Joon-Ho, Bong (The Host)
If you haven’t heard of The Host by now then you just crawled from the deepest, dankest pits in the world. Bong Joon-Ho’s epic Korean monster flick took the Cannes Film Festival by storm with its mix of slime, satire, and human drama and has gone on to become one of the most critically-acclaimed horror films of the last decade.
Having previously helmed the equally-stunning Memories of Murder as well as Barking Dogs Never Bite and Antarctic Journal, Bong has emerged as one of the most acclaimed Asian directors working today. During a rare appearance in Los Angeles at the AFM Film Festival, Bong took the time to sit down with Dread Central to discuss his giant monster opus.
Andrew Kasch: Thank you for making a monster movie that is more than the average monster movie!
Bong Joon-Ho: Really?
AK: Most of these films only focus on the monster and this film works on so many different layers and has so many things going on with its characters. I haven’t seen anything like this since Spielberg’s Jaws. Was that an influence on you?
BJH: Many interviewers have asked what influenced the film and have mentioned things like Spielberg’s Jaws and also M. Night Shyamalan’s Signs. Like you said, when the creature appears in Jaws, I took the aspect of the community, what happens in the small village with the hysteria and atmosphere. Shyamalan’s Signs was a film that focused on the family and it was the family that carried the narrative throughout the film, so that also had an effect on me.
AK: I’ve noticed between this and Memories of Murder, you love to make hybrid films with so many different feelings and emotions going on at once. In a lot of cases when you see that done, it’s not very organic and it’s all over the map, but here it comes together in a very flawless way. Is that something you’re very conscious of when crafting these scenes?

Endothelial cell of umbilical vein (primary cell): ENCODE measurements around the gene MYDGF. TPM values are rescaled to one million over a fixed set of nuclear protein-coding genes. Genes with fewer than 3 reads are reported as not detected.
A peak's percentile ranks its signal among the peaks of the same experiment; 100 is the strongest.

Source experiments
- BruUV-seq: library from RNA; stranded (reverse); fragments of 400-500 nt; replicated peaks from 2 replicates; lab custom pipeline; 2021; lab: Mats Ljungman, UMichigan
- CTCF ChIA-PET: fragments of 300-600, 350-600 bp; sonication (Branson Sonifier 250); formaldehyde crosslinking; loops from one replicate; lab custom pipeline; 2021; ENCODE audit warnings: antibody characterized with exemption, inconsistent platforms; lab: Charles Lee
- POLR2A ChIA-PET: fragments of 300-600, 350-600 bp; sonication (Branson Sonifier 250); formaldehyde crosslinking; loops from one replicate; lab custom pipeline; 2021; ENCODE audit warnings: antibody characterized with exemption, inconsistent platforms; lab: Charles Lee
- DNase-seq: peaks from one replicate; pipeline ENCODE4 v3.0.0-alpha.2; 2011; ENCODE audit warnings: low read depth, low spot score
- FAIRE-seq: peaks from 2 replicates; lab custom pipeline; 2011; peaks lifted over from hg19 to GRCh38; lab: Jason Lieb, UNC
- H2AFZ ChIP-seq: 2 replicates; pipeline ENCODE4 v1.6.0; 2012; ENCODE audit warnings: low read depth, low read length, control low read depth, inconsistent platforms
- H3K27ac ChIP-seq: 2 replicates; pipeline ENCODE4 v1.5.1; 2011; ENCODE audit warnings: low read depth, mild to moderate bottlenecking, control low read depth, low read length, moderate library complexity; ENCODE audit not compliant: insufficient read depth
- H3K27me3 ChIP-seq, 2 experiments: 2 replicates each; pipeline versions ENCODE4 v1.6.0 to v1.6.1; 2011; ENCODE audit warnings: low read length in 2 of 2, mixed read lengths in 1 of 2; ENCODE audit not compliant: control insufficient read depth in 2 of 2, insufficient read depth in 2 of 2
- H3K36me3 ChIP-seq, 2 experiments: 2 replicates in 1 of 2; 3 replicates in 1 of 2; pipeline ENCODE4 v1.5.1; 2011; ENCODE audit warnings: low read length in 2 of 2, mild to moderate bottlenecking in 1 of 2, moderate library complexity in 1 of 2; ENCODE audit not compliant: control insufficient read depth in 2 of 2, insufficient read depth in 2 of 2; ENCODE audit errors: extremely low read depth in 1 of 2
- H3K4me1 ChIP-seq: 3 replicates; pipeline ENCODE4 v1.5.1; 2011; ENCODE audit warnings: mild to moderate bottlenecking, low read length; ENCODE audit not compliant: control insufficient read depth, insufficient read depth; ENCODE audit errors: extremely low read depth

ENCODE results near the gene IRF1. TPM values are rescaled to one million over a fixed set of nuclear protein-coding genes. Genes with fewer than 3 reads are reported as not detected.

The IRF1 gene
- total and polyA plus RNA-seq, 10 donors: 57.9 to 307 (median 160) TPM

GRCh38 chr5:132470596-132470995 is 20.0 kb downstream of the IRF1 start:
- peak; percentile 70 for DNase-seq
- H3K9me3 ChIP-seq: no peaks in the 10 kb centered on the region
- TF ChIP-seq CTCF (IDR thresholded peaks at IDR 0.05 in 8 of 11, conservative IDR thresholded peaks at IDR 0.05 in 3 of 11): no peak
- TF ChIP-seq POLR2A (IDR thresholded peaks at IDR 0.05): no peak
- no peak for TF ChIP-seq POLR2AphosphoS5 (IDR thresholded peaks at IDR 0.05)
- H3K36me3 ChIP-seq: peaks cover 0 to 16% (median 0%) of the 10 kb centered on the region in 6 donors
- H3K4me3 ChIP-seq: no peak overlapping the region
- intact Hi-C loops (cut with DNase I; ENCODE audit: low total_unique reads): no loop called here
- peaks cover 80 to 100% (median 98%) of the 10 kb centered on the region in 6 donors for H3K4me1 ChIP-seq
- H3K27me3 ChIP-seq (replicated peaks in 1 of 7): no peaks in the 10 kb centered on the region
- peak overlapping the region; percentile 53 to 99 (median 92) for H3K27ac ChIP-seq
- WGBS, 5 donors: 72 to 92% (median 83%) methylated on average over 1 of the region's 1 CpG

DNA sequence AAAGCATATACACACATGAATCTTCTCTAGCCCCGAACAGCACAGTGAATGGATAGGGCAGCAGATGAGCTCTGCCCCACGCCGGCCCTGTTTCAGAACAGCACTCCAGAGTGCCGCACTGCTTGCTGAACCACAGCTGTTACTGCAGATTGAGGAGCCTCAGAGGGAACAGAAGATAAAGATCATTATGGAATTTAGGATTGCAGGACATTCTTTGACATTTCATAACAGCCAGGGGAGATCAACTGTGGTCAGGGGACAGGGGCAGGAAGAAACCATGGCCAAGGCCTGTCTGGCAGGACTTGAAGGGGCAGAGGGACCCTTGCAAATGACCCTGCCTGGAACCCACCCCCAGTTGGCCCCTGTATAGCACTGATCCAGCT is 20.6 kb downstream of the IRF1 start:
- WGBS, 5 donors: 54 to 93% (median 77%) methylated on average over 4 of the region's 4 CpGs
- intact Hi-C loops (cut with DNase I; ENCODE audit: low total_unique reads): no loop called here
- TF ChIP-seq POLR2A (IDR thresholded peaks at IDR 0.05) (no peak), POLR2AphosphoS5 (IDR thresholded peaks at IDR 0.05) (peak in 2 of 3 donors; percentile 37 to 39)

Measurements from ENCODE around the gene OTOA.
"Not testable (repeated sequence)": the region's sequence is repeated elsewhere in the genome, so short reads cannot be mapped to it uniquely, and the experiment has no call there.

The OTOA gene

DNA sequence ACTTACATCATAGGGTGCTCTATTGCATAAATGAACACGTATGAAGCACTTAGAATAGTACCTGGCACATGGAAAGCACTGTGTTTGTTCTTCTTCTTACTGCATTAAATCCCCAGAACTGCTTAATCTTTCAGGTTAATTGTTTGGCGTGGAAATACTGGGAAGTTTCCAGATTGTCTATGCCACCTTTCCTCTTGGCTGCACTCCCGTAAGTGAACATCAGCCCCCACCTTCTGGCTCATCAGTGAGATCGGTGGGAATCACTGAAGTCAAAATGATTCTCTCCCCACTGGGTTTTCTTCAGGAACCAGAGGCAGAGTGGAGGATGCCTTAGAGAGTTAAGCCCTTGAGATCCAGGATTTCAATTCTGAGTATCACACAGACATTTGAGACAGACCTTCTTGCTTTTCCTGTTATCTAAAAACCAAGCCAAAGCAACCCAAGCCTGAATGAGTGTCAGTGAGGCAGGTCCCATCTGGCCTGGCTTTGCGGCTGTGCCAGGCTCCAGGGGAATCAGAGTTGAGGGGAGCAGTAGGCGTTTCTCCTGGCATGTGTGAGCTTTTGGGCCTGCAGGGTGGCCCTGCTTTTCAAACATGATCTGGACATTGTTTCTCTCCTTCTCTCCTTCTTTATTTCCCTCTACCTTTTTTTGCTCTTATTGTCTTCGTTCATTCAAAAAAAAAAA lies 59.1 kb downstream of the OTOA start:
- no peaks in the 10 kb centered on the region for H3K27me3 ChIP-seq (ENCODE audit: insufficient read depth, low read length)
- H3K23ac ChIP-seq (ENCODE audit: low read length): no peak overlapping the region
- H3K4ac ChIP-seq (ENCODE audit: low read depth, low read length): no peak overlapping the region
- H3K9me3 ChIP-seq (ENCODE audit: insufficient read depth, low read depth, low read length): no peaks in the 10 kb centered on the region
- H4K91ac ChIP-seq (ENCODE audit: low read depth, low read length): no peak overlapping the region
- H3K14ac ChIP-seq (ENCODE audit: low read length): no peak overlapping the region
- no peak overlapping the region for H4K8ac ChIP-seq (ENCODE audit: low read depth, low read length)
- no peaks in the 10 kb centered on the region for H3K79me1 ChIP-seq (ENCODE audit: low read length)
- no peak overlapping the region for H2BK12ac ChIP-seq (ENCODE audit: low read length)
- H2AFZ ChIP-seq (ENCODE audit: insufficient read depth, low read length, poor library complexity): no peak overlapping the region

BJH: I’ve been told that in my films, I mix a lot of different genres especially with comedy and horror or comedy and tragedy. But I’m not like a bartender who knows how to measure each ingredient and mix them together. When I write the script and direct the film, it’s something that happens naturally.
[starts making jogging motions]
When you’re walking, you’re not thinking about it. It’s something you’re doing intentionally, but it’s not something you’re thinking about while walking. Mixing all these elements together is what’s really realistic and natural. I think, for me, it would be more unrealistic and unnatural if I had to do a thriller that had to be tense or a comedy that had to make you laugh straight for 2 hours.
AK: I had read in previous interviews that you had made this film to be somewhat interpretive. Even at the screening I went to, there were all these varied ideas of what the film meant. Since touring the festival circuit, what are some of the wildest interpretations you’ve heard from audience members?
BJH: [laughs] It was at the Cannes premiere when one journalist kept asking again and again "The monster is America! The monster is America, right?!? Right?!?!"
He was very aggressive. I told him "Well, you’re sort of right, but that’s way too simple," but he kept being very persistent and kept asking that question over and over again.
AK: I’ve heard everything from "The monster represents the war in Iraq" to "the monster is capitalism trying to crush the little man."
BJH: Yea. Or "tourism!"
AK: Yea! [laughs]